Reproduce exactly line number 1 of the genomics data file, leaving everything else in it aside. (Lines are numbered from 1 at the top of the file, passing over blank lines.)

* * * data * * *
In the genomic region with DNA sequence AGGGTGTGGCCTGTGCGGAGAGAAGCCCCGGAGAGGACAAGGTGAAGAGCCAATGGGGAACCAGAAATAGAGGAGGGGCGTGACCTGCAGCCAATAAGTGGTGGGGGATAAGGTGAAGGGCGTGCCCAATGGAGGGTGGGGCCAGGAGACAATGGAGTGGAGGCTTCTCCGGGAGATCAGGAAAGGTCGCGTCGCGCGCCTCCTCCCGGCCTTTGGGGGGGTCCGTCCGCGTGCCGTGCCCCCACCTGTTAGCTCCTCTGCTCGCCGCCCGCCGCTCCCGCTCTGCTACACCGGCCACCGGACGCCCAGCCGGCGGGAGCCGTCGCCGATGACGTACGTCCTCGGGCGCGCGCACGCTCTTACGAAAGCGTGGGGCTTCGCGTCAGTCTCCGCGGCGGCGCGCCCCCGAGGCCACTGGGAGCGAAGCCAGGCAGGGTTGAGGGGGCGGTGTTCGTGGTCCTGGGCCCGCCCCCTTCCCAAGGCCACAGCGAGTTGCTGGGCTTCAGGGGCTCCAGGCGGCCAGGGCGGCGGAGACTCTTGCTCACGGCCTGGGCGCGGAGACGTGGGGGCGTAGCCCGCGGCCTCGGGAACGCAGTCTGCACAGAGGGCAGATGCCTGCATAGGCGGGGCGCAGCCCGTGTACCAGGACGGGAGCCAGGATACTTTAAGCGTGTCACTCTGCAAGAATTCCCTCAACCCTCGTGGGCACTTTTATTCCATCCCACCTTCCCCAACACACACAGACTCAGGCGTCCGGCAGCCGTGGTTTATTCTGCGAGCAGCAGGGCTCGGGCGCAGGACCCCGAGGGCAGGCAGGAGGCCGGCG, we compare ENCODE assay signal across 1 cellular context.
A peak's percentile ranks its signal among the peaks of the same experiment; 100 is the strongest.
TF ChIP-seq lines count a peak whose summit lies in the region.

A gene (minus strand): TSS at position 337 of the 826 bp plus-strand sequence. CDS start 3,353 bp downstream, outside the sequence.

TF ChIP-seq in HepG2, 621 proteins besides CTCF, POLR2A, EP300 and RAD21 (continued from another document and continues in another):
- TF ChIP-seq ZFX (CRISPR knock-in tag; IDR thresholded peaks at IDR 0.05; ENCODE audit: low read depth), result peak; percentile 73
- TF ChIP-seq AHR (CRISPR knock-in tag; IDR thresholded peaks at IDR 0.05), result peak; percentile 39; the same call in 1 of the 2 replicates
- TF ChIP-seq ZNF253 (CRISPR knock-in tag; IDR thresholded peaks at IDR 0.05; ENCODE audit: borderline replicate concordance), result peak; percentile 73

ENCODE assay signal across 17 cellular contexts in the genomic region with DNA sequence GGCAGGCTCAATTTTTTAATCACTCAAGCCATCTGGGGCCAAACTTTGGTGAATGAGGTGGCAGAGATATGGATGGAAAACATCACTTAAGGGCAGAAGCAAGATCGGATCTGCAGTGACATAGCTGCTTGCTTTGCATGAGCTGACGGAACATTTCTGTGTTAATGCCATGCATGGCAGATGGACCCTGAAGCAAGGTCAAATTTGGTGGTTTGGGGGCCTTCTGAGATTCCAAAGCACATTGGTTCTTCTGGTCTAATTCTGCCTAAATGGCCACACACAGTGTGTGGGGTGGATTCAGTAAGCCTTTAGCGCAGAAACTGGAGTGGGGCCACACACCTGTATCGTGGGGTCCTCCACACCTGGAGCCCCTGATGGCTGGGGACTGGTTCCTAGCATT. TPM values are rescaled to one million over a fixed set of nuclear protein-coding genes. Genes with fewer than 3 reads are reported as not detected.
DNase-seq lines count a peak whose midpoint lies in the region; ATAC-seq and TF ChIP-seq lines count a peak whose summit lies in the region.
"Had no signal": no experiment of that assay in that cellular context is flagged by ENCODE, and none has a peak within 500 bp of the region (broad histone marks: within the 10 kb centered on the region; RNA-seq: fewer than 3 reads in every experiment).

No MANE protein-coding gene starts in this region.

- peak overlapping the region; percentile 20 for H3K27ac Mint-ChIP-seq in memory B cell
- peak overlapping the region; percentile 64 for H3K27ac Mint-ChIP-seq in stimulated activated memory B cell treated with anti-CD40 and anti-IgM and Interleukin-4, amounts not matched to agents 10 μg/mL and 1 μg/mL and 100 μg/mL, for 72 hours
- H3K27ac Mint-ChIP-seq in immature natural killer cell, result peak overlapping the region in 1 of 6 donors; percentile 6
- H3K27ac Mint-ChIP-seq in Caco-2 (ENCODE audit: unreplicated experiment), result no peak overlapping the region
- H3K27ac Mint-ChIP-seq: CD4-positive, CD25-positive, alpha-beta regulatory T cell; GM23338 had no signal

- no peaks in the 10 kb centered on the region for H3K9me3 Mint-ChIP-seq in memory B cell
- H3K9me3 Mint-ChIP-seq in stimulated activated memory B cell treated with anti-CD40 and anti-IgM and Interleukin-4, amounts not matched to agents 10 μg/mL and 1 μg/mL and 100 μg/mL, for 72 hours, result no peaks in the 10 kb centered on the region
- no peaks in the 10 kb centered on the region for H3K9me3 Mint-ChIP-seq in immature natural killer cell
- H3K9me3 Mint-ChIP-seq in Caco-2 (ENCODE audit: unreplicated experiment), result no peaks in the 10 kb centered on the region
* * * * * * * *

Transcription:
In the genomic region with DNA sequence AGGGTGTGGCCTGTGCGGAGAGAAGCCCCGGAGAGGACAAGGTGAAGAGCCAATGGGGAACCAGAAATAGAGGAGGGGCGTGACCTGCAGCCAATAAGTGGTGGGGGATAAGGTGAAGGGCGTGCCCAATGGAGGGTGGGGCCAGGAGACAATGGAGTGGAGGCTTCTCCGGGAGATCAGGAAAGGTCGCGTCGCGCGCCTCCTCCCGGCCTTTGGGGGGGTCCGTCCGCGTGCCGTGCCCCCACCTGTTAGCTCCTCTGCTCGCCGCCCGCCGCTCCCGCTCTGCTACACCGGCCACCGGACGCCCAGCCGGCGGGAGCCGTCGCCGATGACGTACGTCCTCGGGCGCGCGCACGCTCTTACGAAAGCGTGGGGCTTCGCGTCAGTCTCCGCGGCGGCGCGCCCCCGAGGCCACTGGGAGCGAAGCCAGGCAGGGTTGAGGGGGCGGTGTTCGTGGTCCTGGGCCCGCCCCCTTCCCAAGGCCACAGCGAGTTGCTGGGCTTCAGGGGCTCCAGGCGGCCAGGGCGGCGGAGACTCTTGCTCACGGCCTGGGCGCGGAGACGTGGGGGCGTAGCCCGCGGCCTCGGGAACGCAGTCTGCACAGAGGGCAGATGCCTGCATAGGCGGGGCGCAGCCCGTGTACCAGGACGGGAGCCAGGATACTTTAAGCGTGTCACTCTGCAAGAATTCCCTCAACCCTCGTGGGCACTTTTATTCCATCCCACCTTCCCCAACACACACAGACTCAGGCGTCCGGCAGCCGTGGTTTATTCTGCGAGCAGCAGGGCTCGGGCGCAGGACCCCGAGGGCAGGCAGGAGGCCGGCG, we compare ENCODE assay signal across 1 cellular context.